Be Better,” the taut rockabilly “I’m Alive,” and “One With
the Sun,” a cosmic statement that affirms how effectively—and,
one hopes, permanently—Lynne has traded the mawkish for the
About You (Cutout)
see, this is a perfect example of a decent local band who
have just plain flown waaaaaay under the radar. Maybe its
because they aren’t 20-something
or part of the Lark Street nouveau pauvre, but the
done anything but sell out, mind-melding everything I ever
liked about Joe Jackson, Randy Newman and Elvis Costello into
14 tracks of acerbic, witty platitudes about life, liberty
and your basic art of underachievement.
About You was engineered locally by the omnipresent John
Delehanty (who, for all his efforts, can’t seem to catch a
freaking break—see previous ML issues for details)
sometime in 2001. The Sellouts have since disbanded, but this
smart effort is a great buy if you can hunt it down. Tracks
like “Manchester” and “Other Side of You” capture that delicate
emotional balance between knowing and not caring, the whole
thing rife with powerful hooks and instantly memorable refrains.
There’s also “Mary Kay,” a knock on the former Valentine’s
partner who mysteriously disappeared. Apparently, the Sellouts
flew under her radar too, despite their offer to “even do
it downstairs.” I mean, is it the shoes? This is decent stuff,
good music for feeling good or feeling like the dentist in
Marathon Man. Your choice.
Sparks (Gaff Music)
Glenn Phillips seemed at one time poised for large-scale success.
Starting in the mid-’70s, the Atlanta-based guitarist toured
regularly, offering up exuberant performances at every stop
along the way. He released albums through his own small label,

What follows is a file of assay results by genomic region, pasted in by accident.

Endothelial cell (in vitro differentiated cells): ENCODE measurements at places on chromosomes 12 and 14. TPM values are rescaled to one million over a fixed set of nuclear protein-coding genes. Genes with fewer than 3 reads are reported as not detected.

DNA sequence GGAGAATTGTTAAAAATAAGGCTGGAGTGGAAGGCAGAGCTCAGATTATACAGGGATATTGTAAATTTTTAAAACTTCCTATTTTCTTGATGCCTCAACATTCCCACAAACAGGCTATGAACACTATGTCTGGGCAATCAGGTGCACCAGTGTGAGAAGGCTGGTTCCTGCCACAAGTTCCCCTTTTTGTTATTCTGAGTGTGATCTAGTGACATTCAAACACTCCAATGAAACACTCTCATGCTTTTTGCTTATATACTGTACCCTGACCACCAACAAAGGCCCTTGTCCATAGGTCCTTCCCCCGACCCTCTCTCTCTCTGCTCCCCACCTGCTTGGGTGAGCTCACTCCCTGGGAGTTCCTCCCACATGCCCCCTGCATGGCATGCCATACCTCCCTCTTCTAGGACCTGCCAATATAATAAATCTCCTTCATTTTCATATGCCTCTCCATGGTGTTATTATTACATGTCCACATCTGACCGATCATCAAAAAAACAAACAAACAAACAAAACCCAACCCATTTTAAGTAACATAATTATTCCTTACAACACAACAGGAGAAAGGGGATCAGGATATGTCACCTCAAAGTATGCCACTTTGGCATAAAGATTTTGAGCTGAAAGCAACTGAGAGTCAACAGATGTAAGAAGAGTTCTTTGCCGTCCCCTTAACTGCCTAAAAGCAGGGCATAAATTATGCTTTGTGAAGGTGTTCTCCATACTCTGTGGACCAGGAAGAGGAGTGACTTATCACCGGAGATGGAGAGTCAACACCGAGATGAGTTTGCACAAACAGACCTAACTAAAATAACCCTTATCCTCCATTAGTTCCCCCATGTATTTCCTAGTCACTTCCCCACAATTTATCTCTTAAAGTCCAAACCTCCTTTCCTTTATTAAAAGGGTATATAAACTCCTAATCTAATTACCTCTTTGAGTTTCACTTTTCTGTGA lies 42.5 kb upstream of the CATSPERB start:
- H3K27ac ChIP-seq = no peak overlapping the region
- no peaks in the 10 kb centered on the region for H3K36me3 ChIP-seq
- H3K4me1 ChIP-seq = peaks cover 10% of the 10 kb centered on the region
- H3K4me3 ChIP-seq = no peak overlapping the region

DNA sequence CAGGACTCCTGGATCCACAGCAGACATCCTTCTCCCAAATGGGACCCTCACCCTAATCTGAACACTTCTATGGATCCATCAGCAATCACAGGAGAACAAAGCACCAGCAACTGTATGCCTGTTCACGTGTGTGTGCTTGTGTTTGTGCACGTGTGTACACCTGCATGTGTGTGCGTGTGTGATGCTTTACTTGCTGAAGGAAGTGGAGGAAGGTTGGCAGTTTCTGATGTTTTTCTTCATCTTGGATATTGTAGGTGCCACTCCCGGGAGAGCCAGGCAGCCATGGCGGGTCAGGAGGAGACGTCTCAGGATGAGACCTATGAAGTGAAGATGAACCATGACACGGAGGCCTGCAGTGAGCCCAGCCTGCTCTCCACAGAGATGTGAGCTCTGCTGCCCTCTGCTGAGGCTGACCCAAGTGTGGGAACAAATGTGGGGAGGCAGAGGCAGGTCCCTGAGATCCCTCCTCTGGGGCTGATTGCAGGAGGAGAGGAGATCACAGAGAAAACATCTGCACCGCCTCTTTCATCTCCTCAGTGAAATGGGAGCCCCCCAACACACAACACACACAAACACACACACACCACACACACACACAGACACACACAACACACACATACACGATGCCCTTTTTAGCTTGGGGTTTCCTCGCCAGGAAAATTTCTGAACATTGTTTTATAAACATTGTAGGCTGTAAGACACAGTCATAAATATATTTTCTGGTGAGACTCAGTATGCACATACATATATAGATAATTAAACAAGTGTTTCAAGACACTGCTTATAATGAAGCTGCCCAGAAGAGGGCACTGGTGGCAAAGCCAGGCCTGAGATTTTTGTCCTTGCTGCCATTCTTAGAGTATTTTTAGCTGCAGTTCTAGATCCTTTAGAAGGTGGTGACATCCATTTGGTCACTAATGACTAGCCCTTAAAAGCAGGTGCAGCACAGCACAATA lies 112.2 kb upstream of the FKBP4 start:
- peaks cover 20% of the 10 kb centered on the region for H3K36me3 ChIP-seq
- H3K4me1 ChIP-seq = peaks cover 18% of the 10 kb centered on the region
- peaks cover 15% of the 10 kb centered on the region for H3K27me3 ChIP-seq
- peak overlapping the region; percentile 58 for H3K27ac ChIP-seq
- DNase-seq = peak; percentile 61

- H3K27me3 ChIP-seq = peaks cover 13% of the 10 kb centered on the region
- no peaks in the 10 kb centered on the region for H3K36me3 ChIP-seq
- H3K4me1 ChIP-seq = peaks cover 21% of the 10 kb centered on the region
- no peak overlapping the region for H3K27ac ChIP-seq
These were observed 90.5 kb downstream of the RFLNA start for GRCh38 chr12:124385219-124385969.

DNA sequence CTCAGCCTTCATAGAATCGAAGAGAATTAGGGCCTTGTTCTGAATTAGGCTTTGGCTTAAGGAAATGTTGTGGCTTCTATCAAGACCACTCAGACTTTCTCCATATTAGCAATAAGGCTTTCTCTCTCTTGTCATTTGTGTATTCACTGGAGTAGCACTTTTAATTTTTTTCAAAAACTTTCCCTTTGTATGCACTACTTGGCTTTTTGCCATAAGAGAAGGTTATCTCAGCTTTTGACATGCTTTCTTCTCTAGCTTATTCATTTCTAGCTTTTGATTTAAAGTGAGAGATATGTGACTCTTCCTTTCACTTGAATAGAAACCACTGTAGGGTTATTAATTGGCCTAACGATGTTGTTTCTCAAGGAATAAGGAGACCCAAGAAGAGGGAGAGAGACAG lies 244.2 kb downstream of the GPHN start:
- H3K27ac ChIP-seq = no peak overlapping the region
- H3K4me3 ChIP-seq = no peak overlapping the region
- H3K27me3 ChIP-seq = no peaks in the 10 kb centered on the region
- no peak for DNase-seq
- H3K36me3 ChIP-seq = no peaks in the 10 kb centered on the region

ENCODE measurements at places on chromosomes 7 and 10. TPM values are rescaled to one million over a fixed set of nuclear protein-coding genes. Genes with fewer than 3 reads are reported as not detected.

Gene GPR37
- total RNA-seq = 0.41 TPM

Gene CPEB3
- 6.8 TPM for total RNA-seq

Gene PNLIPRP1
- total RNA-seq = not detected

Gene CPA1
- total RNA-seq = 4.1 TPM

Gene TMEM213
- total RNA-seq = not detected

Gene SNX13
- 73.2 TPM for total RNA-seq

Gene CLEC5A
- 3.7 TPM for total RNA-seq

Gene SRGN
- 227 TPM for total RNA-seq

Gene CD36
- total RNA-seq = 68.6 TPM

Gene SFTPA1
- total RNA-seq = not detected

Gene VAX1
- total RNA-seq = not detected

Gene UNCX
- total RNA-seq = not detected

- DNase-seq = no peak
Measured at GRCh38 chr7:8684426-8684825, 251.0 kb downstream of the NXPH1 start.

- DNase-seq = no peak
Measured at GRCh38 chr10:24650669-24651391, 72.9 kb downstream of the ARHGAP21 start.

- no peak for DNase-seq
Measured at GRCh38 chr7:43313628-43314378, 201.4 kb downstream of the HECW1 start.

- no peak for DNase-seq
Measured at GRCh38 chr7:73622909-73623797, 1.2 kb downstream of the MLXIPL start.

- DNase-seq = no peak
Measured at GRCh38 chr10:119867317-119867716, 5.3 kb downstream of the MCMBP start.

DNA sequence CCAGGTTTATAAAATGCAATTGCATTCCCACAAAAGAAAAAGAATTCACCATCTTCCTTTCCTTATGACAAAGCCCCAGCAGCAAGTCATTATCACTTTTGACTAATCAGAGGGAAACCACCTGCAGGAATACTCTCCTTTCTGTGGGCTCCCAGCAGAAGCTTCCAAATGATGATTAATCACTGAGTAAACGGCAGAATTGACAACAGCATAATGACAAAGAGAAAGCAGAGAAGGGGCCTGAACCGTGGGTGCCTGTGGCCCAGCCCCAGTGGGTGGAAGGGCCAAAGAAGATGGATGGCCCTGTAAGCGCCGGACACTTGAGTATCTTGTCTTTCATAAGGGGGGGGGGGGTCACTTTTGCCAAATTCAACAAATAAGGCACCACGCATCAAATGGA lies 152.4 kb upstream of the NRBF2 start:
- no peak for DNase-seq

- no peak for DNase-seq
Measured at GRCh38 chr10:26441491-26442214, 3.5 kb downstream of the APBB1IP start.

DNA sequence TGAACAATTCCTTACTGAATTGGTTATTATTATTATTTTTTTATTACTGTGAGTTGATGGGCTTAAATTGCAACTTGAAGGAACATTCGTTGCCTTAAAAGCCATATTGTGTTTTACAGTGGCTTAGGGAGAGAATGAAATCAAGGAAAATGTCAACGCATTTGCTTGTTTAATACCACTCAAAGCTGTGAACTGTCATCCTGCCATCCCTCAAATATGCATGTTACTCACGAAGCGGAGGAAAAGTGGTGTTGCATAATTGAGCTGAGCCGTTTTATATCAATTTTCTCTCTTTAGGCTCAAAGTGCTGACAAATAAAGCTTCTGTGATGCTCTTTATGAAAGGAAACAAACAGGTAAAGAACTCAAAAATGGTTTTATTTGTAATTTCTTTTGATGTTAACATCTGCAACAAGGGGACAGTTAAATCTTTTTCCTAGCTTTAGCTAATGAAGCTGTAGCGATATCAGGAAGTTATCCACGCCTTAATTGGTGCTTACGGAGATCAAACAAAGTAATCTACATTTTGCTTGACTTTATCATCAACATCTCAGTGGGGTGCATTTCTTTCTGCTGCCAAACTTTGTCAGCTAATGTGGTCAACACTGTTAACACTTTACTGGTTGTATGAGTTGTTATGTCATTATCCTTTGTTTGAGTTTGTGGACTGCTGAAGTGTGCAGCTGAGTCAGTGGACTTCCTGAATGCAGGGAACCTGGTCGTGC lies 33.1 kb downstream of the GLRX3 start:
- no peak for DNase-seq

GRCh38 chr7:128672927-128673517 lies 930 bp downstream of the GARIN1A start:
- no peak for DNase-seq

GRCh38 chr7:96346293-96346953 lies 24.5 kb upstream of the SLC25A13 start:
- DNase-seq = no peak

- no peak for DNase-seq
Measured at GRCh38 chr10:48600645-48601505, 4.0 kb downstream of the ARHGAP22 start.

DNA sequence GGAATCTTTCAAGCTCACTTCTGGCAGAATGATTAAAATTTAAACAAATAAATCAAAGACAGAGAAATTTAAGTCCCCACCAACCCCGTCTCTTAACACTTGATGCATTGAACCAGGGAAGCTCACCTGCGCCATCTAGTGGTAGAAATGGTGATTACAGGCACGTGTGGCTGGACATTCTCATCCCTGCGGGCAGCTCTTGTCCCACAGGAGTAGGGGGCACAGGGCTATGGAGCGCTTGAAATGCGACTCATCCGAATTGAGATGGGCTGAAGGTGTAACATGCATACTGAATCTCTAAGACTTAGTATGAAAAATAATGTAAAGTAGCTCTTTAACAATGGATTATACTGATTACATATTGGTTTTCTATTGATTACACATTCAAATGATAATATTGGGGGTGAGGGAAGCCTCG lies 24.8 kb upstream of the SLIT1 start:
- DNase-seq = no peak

a handful of U.S. indies, and was also picked up overseas
by the more formidable Virgin label. But such are the difficulties
of instrumental music that radio play, even on college stations,
never brought him any more than a devoted cult following.
Sparks is his first new release in seven years. The 11
originals all utilize Phillips’ guitar as the center-stage
voice. The setting is, for the most part, that of a rock band—but
it’s not a typical fit. Rock instrumentals most often bring
to mind Duane Eddy, the Ventures and their progeny, or such
novelties as the muscle-bound cartoon of Edgar Winter’s “Frankenstein.”
Phillips has a tone that links him to a guitarist like ECM’s
Terje Rypdal, but he’s not a jazz player. He clearly loves
verse-and-chorus songs, but just doesn’t need the words, and
has rendered them superfluous. In his writing, Phillips presents
long melodic lines (as opposed to simpler riffs), making him
a songwriter of the first order. This is emotionally charged
music. While fairly direct, it’s full of the mysterious powers
of melody and sound. A piece like “Talking to Spirits” is
at once haunting, celebratory and prayerful. It’s heartfelt,
but it’s also got guts. It’s soulful and subtle, and it fearlessly
breaks open to reveal the pulsing heart within. Phillips continues
to make quiet and loud lie down together for glorious results.